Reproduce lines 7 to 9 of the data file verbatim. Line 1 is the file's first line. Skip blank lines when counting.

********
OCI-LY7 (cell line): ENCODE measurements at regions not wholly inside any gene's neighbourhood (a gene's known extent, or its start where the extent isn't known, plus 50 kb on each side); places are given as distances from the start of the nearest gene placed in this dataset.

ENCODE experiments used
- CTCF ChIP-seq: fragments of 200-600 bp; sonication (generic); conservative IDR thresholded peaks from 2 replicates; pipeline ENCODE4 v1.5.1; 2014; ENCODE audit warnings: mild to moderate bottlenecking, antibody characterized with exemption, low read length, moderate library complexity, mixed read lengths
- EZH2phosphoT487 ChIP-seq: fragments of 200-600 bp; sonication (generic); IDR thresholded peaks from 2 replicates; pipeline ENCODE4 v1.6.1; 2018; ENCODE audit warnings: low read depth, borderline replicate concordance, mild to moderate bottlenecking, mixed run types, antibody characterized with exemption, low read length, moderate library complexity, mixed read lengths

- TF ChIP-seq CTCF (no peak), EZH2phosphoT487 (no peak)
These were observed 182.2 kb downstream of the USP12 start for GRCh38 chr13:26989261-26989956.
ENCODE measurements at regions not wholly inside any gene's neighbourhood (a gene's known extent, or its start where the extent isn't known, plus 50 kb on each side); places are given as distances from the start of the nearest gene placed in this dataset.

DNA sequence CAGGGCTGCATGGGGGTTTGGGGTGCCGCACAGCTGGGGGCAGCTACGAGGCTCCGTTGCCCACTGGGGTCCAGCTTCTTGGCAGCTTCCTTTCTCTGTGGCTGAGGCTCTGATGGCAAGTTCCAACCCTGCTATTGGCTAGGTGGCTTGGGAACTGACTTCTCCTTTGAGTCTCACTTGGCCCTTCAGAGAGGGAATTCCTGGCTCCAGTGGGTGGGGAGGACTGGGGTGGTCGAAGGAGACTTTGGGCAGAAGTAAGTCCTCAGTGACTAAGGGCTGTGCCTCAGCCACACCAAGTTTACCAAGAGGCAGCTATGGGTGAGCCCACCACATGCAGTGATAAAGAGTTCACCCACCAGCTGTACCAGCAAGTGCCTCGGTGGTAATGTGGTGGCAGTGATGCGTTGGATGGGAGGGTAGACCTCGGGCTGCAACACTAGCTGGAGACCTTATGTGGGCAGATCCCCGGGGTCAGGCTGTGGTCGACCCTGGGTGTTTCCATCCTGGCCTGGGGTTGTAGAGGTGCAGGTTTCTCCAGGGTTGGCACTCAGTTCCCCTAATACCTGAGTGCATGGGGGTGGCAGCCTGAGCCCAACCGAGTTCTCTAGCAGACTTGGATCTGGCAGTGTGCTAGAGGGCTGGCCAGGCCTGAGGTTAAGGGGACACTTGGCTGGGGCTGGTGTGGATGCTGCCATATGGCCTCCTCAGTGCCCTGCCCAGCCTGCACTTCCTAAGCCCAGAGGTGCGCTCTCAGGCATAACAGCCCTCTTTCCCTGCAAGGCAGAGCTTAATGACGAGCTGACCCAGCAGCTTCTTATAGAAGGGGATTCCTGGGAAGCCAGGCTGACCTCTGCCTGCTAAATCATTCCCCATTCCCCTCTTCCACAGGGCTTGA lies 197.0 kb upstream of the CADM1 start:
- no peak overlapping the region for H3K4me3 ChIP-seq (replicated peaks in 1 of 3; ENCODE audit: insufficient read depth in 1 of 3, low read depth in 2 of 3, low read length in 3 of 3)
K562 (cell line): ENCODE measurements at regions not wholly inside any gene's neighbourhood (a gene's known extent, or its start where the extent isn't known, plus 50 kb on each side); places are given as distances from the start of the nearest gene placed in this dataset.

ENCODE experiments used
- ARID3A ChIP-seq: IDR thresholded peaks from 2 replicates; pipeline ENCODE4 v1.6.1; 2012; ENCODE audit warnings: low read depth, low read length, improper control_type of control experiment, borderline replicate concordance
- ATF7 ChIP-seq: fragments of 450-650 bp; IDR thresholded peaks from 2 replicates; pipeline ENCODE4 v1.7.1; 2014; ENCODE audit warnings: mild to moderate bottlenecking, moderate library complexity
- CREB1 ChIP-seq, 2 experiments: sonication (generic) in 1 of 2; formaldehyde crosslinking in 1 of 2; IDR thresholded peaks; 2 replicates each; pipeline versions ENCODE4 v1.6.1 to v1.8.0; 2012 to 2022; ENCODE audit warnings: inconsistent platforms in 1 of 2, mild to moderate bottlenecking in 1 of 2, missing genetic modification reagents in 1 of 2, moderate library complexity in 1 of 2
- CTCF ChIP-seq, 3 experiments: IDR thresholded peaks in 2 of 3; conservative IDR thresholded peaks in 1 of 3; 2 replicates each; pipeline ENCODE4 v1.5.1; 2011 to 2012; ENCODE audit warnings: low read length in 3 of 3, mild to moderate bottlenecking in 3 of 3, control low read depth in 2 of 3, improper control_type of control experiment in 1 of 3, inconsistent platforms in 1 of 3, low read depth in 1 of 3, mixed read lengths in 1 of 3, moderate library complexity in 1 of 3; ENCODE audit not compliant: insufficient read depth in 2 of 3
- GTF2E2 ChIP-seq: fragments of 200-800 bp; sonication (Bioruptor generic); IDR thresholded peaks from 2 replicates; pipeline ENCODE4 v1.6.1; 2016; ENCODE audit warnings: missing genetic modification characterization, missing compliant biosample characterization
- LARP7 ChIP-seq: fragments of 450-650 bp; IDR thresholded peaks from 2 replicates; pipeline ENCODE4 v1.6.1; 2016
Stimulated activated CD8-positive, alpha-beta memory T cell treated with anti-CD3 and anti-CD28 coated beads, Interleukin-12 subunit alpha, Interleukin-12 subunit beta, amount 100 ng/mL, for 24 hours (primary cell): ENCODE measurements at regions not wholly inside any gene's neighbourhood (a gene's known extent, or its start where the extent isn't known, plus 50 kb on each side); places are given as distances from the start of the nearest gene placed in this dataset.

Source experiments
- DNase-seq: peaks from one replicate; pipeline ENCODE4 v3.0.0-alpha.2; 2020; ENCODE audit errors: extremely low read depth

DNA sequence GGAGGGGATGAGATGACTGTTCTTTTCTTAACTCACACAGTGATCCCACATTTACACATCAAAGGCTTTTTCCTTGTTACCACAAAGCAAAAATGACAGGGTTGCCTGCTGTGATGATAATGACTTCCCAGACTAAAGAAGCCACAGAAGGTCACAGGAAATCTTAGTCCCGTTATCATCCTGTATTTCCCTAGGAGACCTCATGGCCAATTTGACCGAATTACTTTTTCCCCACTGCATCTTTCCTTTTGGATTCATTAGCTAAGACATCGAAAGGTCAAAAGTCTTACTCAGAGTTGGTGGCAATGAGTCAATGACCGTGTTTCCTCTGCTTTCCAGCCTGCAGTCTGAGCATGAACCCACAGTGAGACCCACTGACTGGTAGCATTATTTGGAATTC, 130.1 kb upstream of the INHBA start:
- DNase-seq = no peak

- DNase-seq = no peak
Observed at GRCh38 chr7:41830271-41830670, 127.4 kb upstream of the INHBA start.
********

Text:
ENCODE measurements at regions not wholly inside any gene's neighbourhood (a gene's known extent, or its start where the extent isn't known, plus 50 kb on each side); places are given as distances from the start of the nearest gene placed in this dataset.

DNA sequence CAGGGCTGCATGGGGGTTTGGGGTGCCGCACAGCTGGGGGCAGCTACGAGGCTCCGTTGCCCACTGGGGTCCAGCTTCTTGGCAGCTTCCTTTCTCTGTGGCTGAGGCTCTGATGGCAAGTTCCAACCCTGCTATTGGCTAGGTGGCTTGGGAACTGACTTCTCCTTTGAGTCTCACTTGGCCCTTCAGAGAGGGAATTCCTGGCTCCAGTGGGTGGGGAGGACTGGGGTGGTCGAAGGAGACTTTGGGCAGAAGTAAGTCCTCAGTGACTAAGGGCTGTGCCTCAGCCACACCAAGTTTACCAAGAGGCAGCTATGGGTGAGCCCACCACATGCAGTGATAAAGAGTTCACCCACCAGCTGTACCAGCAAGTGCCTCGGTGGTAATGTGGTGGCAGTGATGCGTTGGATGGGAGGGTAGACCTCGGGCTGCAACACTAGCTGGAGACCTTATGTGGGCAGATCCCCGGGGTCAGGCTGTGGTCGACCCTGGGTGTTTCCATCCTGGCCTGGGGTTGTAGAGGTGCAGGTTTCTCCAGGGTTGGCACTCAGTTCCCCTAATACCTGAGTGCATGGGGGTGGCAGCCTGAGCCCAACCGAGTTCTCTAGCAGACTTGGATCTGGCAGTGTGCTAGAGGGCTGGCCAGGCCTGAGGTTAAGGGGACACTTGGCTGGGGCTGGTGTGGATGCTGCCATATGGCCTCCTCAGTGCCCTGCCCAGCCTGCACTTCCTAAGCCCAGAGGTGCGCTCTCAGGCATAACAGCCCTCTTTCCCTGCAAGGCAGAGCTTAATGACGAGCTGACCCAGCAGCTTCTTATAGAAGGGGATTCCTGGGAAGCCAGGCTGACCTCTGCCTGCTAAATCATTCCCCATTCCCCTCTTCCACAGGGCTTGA lies 197.0 kb upstream of the CADM1 start:
- no peak overlapping the region for H3K4me3 ChIP-seq (replicated peaks in 1 of 3; ENCODE audit: insufficient read depth in 1 of 3, low read depth in 2 of 3, low read length in 3 of 3)